Competitive Binding to Cuprous Ions of Protein and BCA in the Bicinchoninic Acid Protein Assay.

Huang T, Long M, Huo B - Open Biomed Eng J (2010)

Interpretation of the appearance of the nonlinearity and plateau of the absorbance with increasing initial protein concentration. Four dimensionless ratios were plotted and the calculation conditions were:                         ρB0=6.18 mM, ρC20=0.4 mM, b1=1.12, b0=0.596, c=0.00104, K1=0.198 mM−2, K2=0.0267 mM−2
© Copyright Policy - open-access
Related In: Results  -  Collection

License
Show All Figures
getmorefigures.php?uid=PMC3102443&req=5

Figure 7: Interpretation of the appearance of the nonlinearity and plateau of the absorbance with increasing initial protein concentration. Four dimensionless ratios were plotted and the calculation conditions were: ρB0=6.18 mM, ρC20=0.4 mM, b1=1.12, b0=0.596, c=0.00104, K1=0.198 mM−2, K2=0.0267 mM−2
Mentions: The nonlinear relation between the protein concentration and the color production limits the measurement range of the BCA protein assay. The linear working range of the assay kit (23235#) is below 20 µg/mL. Although another assay kit from Pierce, (23225#) is claimed to be able to determine protein concentration in the range, 20 to 2000 µg/mL, its real maximum measurement limit is only about 100 µg/mL because in its procedure, the sample is diluted, one part with 20 parts of working reagent giving a 21-fold dilution. Therefore understanding the character of the nonlinearity will be helpful in extending the measurement of the BCA protein assay to higher protein concentrations. According to our results, the nonlinearity is caused by two factors, i.e. the reduction of Cu2+ and the competition of peptide bonds with BCA for binding to Cu1+. By giving a constant initial concentration of BCA, ρB0=6.18 mM, we plotted the curves of four dimensionless ratios, ρB2C1/ρC20,ρC1t/ρC20,ρB2C1/ρC1t and ρBC1P2/ρC1t, with respect to ρP0 in Fig. (7) and noted that ρB2C1ρC20=ρC1tρC20⋅ρB2C1ρC1t. It could be seen that for a low initial protein concentration, since ρB2C1/ρC1t was almost constant, it was the nonlinearity of the reduction reaction, but not the competition mechanism that dominated the nonlinearity of the color production. But at high protein concentrations, since ρC1t/ρC20 was almost equal to 1 and ρBC1P2/ρC1t increased dramatically, the reduction reaction was complete and the competition caused the nonlinearity of color formation.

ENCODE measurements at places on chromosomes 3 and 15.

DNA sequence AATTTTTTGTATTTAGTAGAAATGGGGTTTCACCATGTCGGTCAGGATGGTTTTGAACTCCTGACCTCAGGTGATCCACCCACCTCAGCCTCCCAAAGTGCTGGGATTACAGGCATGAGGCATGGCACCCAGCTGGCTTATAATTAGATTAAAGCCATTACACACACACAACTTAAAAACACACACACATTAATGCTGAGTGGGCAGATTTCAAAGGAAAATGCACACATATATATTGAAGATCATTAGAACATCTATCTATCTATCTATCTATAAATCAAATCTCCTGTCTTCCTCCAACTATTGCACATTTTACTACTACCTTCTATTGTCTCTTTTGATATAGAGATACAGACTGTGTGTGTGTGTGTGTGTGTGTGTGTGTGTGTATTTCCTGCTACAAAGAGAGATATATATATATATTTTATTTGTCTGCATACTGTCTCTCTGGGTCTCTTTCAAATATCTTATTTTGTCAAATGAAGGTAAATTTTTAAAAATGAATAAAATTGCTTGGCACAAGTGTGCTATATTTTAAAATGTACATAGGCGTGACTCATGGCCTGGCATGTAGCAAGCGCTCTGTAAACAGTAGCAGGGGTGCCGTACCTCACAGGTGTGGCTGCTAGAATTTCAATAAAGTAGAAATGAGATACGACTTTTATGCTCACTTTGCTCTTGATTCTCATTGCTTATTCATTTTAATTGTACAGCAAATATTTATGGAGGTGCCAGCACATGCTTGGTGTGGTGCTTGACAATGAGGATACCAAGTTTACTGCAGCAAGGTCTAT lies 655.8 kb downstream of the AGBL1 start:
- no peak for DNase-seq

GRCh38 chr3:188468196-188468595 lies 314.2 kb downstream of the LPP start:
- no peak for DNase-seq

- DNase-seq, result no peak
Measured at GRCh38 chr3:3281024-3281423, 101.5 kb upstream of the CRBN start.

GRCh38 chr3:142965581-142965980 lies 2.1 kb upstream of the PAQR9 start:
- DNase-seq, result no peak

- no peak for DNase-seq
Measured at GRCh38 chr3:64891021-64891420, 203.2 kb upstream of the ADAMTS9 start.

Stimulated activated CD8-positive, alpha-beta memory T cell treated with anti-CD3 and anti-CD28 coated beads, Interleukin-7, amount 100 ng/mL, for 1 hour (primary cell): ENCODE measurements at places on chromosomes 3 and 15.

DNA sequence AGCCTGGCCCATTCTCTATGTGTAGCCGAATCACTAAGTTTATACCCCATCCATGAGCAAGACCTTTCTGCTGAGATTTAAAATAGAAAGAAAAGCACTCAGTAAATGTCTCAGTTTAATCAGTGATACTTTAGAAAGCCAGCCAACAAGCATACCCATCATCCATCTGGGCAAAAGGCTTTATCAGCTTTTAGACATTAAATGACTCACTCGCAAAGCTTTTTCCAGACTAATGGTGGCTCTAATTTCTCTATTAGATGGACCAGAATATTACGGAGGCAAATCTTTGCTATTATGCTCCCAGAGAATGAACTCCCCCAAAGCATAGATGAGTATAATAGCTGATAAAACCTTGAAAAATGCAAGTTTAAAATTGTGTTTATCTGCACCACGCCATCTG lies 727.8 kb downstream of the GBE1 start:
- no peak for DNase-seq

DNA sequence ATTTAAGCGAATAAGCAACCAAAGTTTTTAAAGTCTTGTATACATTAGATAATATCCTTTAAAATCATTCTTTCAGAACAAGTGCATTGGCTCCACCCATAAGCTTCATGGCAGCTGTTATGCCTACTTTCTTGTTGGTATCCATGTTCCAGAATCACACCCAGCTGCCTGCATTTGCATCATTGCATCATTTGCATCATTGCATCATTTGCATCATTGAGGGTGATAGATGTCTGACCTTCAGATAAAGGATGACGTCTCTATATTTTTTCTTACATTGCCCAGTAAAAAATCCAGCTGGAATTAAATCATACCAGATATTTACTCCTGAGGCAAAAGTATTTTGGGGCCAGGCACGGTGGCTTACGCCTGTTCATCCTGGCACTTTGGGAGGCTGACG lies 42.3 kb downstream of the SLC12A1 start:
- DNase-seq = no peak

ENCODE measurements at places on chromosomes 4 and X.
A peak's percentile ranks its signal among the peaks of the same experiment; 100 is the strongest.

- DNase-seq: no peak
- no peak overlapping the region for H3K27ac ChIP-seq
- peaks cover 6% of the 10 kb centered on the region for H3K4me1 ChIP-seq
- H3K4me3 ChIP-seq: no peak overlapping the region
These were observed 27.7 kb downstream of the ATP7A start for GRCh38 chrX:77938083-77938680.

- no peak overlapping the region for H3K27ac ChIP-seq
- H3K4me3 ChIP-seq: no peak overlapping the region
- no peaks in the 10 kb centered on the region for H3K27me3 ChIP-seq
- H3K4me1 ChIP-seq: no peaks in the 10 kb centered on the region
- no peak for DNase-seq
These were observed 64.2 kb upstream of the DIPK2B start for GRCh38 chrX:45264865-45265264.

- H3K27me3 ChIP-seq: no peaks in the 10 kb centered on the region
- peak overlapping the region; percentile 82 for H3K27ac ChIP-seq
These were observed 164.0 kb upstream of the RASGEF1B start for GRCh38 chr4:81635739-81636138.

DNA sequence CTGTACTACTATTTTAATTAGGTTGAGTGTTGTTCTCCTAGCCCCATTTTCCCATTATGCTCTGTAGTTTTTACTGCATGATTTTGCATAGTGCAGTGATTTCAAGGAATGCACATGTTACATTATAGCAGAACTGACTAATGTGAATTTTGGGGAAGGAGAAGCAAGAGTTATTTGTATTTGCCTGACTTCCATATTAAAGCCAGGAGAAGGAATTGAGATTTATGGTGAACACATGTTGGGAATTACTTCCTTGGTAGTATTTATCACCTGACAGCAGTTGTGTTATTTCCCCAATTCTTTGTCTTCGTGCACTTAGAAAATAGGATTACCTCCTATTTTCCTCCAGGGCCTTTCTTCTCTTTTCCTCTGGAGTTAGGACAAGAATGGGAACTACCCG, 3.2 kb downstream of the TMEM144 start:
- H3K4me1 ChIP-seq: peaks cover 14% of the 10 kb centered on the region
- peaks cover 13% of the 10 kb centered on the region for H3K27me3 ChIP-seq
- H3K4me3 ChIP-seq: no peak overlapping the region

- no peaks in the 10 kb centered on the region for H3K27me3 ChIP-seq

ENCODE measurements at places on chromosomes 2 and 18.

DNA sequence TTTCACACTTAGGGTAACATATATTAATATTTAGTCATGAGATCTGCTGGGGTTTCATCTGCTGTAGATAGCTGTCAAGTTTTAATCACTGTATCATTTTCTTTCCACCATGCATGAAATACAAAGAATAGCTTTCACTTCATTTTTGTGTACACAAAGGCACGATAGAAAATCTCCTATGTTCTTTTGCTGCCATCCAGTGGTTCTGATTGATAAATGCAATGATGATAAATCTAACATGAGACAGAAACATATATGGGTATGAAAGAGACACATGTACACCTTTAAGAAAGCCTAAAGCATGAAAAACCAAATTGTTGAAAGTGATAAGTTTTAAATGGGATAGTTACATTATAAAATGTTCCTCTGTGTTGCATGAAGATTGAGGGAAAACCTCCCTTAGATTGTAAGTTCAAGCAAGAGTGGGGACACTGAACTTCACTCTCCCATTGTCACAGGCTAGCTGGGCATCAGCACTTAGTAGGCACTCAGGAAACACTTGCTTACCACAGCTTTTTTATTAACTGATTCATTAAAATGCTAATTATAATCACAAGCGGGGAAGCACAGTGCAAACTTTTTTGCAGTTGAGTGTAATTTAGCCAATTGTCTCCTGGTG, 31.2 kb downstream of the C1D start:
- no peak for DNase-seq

Bottom Line: When the concentration of protein was increased, the absorbance exhibited the known linear and nonlinear increase, and then reached an unexpected plateau followed by a gradual decrease.A simple equilibrium equation was established to describe the correlations between the substances in solution at equilibrium, and an empirical exponential function was introduced to describe the reduction reaction.Theoretical predictions of absorbance from the model were in good agreement with the measurements, which not only validated the competitive binding model, but also predicted a new complex of BCA-Cu(1+)-NTPB that might exist in the final solution.

View Article: PubMed Central - PubMed

Affiliation: Center for Biomechanics and Bioengineering and Key Laboratory of Microgravity (National Microgravity Laboratory), Institute of Mechanics, Chinese Academy of Sciences, Beijing 100190, People's Republic of China.

ABSTRACT
Although Bicinchoninic acid (BCA) has been widely used to determine protein concentration, the mechanism of interaction between protein, copper ion and BCA in this assay is still not well known. Using the Micro BCA protein assay kit (Pierce Company), we measured the absorbance at 562 nm of BSA solutions with different concentrations of protein, and also varied the BCA concentration. When the concentration of protein was increased, the absorbance exhibited the known linear and nonlinear increase, and then reached an unexpected plateau followed by a gradual decrease. We introduced a model in which peptide chains competed with BCA for binding to cuprous ions. Formation of the well-known chromogenic complex of BCA-Cu(1+)-BCA was competed with the binding of two peptide bonds (NTPB) to cuprous ion, and there is the possibility of the existence of two new complexes. A simple equilibrium equation was established to describe the correlations between the substances in solution at equilibrium, and an empirical exponential function was introduced to describe the reduction reaction. Theoretical predictions of absorbance from the model were in good agreement with the measurements, which not only validated the competitive binding model, but also predicted a new complex of BCA-Cu(1+)-NTPB that might exist in the final solution. This work provides a new insight into understanding the chemical bases of the BCA protein assay and might extend the assay to higher protein concentration.

No MeSH data available.